The white Little Egret, standing still and uninterested amongst the others is also young.
Barnacle Goose (Branta leucopsis) – 65cm – Family: Anatidae
Photographed in Finland, this flock landed in a park near a city centre early in the morning, where they scattered and started grazing. This photo shows a group of geese with three- to four-week-old chicks returning to the sea. In Greenland, they build nests on cliffs as high as 100 metres along the coast to avoid foxes and other predators. It is well known that their chicks, which have just hatched and cannot yet fly, are encouraged by their parents to jump for their lives off these cliffs for their first flight.
Little Grebe (Tachybaptus ruficollis) – 26cm – Family: Podicipedidae
Little Grebes breeds annually in the Akasaka Imperial Estate. Pairs build nests that float on the surface of the water to lay their eggs, which are taken care of by both the male and female. Once the chicks leave the nest with their parents shortly after hatching, they do not return. This photograph shows the chicks on the seventh day after hatching. Although they are good swimmers, they still often ride on the backs of their parents. To feed them, parents catch and bring small fish and aquatic insects, and the chicks improve their diving with each passing day. I almost applauded when one caught an insect a few days later!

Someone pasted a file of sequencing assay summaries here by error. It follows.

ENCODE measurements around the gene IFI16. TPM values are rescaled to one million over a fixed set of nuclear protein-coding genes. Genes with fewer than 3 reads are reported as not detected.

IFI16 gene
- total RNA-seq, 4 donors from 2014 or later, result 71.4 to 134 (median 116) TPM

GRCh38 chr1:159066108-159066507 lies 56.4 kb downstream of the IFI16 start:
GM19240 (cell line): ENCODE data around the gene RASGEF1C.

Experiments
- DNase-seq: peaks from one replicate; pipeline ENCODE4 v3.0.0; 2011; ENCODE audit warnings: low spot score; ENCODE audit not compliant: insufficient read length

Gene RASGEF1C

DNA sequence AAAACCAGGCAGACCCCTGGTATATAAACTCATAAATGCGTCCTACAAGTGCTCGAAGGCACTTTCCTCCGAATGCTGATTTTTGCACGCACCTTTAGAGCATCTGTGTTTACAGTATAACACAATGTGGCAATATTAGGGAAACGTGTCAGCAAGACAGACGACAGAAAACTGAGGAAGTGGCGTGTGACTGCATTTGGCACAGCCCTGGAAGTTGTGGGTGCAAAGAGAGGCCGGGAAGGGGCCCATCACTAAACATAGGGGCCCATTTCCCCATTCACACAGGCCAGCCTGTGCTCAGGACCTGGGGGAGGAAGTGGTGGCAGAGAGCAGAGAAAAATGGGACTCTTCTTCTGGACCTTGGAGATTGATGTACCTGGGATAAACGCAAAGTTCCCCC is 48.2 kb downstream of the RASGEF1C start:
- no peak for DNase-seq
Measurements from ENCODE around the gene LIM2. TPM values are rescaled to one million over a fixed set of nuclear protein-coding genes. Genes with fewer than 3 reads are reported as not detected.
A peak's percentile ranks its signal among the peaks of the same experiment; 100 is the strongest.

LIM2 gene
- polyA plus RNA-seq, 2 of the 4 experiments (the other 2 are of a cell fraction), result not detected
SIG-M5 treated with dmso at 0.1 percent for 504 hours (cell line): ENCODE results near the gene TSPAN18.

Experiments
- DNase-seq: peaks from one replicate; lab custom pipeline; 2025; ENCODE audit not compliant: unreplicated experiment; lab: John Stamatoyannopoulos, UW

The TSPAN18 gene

Greater Flamingo (Phoenicopterus roseus) – 130cm – Family: Phoenicopteridae
Greater Flamingos at sunset in the Camargue region, France.
These Greater Flamingo chicks are small and covered with grey feathers. While still in the nest, they are nurtured by drinking flamingo milk – also known as crop milk – produced by their parents. About 10 weeks after they hatch, the chicks become independent from their parents. For a month or so, they stay in a group called a crèche, as shown in this photograph. While I was photographing them, the parent birds returned one after another. It is thought that offspring and parents identify each other by their voice.
Martin Harper, BirdLife’s Interim CEO, joined our North America team and BirdLife Partners at New York Climate Week which was organised alongside the 78th meeting of the United Nations General Assembly. However, were the outcomes genuine advances for nature or merely greenwash?
The Americas Flyways Initiative (AFI) was officially presented at The Climate Week in New York as a cohesive and relevant opportunity for synergy, integration, and harmonious coexistence that unites people and nature beyond borders, seeking healthy and prosperous environments.
Tapio Lehtinen is a sailor born in 1958 with a life long experience of sailing a wide variety of boats. During the 2018 Golden Globe Race, Tapio was disappointed to see the dramatically diminished numbers of birds, whales and other sea mammals in the oceans. This has lead him to use the media visibility of the coming races to increase the awareness of the different solutions for the environmental challenges which are being offered. Tapio is also a long time proponent of youth sailing and will sail the OGR with one of the youngest teams.